Nortel Networks hit the ground running at SuperComm, releasing a flurry of announcements of alliances and planned demonstrations as the show opened in Atlanta on Monday.
The networking vendor will demonstrate:
-- An intelligent optical network using all-photonic switching. Photonic switches can change the path of data transmitted by light without changing the light to an electronic signal, which saves money on large, express network nodes -- savings that service providers will presumably pass along to their customers. The demonstration will include Nortel's OPTera Connect PX photonic switch and OPTera Smart software, which are based on the ASTN (automatic switch transport network) industry standard and the GMPLS (generalized multi-protocol label switching) protocol, Nortel said in a news release.
Nortel's photonic switch supports 1,0008 duplex ports at any line transmission rate, for instance, 10G bps (bits per second), 40G bps or 80G bps without the need to upgrade, Nortel said. The switch is being tested by customers and is expected to be commercially released at the end of the year. The switch will allow service providers to create new services based on wavelengths, wave bands, fiber switching and multiple grades of service. It will enable 1,000 connections simultaneously within 60 milliseconds, Nortel said, and will further allow "massive" bandwidth requirements while also reducing power consumption and footprint size.
The demonstration at Nortel's booth will use Juniper Network's core router and EMC's storage system to create a simulated WAN (wide area network).
-- Networked storage software using technology that will let storage systems provision bandwidth in specific amounts, when needed, for a certain number of stations and with protection, the company said in a news release. The demonstration at the Nortel booth will include integrated EMC's Symmetrix Enterprise Storage systems and Symmetrix Remote Data Facility software with Nortel's OPTera Smart Agent, allowing on-demand optical connections and replication of data across WANs.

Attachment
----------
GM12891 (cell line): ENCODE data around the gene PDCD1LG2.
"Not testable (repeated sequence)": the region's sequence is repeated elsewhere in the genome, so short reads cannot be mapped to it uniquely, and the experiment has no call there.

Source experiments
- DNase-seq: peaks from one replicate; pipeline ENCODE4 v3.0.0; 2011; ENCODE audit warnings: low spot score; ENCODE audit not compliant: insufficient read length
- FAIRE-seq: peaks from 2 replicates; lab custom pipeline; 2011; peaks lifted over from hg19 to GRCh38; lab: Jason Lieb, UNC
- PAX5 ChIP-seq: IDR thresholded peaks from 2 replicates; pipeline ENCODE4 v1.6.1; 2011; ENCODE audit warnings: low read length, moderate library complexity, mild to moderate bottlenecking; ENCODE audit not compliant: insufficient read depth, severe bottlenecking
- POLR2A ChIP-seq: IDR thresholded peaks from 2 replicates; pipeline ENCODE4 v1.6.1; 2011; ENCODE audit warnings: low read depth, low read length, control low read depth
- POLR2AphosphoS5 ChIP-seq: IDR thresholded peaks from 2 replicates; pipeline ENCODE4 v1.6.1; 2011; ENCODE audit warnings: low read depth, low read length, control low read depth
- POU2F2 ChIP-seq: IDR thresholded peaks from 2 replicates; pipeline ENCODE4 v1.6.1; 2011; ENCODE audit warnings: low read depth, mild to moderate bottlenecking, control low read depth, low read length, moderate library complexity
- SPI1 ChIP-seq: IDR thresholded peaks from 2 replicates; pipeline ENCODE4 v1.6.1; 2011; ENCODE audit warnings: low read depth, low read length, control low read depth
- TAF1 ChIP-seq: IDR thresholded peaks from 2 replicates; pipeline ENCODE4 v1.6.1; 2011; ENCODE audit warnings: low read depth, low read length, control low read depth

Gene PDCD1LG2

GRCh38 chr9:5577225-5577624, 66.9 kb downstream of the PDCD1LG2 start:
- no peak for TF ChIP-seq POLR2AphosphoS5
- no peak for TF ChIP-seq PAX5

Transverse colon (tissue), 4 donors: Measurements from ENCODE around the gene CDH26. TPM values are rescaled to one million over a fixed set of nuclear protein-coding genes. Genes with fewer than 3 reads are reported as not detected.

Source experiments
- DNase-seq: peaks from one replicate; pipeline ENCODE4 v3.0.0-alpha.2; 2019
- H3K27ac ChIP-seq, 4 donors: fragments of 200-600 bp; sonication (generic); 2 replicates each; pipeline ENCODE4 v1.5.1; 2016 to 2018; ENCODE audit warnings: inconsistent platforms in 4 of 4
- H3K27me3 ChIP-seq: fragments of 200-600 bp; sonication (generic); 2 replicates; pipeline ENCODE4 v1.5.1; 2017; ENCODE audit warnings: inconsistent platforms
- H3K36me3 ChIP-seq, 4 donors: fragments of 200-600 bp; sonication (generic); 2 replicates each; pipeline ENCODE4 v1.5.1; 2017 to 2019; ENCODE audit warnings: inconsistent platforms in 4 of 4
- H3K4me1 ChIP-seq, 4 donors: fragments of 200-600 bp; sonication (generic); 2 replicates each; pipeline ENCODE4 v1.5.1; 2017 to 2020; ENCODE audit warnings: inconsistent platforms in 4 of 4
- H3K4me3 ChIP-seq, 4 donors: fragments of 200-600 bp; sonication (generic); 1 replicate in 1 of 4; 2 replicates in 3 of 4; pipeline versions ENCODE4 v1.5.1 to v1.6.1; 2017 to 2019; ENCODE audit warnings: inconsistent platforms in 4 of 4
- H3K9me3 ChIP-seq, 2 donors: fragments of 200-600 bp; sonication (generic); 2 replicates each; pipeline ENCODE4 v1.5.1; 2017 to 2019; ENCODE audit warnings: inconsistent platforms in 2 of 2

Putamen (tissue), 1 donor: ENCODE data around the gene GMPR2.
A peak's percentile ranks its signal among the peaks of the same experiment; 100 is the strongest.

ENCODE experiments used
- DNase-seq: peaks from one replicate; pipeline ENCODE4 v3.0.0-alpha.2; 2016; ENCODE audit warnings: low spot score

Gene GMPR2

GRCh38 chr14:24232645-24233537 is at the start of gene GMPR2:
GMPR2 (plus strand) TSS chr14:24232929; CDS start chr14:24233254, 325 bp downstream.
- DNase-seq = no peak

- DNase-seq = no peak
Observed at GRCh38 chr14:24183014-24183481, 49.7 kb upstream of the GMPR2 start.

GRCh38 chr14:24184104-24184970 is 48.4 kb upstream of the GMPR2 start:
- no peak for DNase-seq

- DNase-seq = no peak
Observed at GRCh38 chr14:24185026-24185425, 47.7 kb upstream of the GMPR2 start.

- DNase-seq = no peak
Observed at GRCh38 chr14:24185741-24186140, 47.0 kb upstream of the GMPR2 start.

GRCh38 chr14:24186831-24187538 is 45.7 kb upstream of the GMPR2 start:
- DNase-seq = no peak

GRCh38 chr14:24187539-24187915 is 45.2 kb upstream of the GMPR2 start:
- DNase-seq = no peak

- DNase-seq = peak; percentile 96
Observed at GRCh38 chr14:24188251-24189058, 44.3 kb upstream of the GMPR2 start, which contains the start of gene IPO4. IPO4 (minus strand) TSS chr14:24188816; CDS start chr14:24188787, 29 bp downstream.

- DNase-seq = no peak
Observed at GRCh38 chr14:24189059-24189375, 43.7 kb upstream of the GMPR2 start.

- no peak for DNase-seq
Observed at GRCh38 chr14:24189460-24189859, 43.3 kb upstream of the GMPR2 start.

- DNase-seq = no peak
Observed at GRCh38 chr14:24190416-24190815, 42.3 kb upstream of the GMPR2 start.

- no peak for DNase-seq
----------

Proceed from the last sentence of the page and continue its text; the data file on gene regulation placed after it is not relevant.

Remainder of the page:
The product is aimed at companies that need to move large files at high speeds over WANs. As an example, Nortel said that a movie studio could use an intelligent optical network to distribute a feature film from a storage system based in California to storage systems based in theaters globally. That type of transmission would save the studio time and shipping costs, Nortel said.
-- A variety of Nortel products, including the company's IP portfolio for service providers.
Besides the demonstrations, Nortel announced an agreement with Juniper, which is based in Sunnyvale, California, that expands an existing alliance to include technical cooperation related to the interoperability of packet and optical interfaces. The technology will let Juniper routers directly access the optical layer of a network, which should boost service provider profits because they will be able to offer IP (Internet Protocol) services throughout their networks, Nortel said. Juniper routers will interoperate with Nortel's Smart Optical Network Solution for advanced optical services.